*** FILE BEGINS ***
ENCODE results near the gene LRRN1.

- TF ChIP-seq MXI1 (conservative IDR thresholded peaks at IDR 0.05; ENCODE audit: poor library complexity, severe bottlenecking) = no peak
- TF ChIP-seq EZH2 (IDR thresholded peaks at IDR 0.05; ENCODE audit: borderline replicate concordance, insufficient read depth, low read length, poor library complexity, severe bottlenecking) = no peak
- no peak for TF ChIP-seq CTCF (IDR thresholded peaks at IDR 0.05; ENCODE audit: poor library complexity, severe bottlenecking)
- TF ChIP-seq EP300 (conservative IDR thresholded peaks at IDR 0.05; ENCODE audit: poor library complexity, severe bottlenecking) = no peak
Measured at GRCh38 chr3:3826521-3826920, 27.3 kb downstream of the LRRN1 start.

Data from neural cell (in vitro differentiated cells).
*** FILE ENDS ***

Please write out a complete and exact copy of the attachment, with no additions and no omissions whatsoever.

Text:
ENCODE results near the gene LRRN1.

- TF ChIP-seq MXI1 (conservative IDR thresholded peaks at IDR 0.05; ENCODE audit: poor library complexity, severe bottlenecking) = no peak
- TF ChIP-seq EZH2 (IDR thresholded peaks at IDR 0.05; ENCODE audit: borderline replicate concordance, insufficient read depth, low read length, poor library complexity, severe bottlenecking) = no peak
- no peak for TF ChIP-seq CTCF (IDR thresholded peaks at IDR 0.05; ENCODE audit: poor library complexity, severe bottlenecking)
- TF ChIP-seq EP300 (conservative IDR thresholded peaks at IDR 0.05; ENCODE audit: poor library complexity, severe bottlenecking) = no peak
Measured at GRCh38 chr3:3826521-3826920, 27.3 kb downstream of the LRRN1 start.

Data from neural cell (in vitro differentiated cells).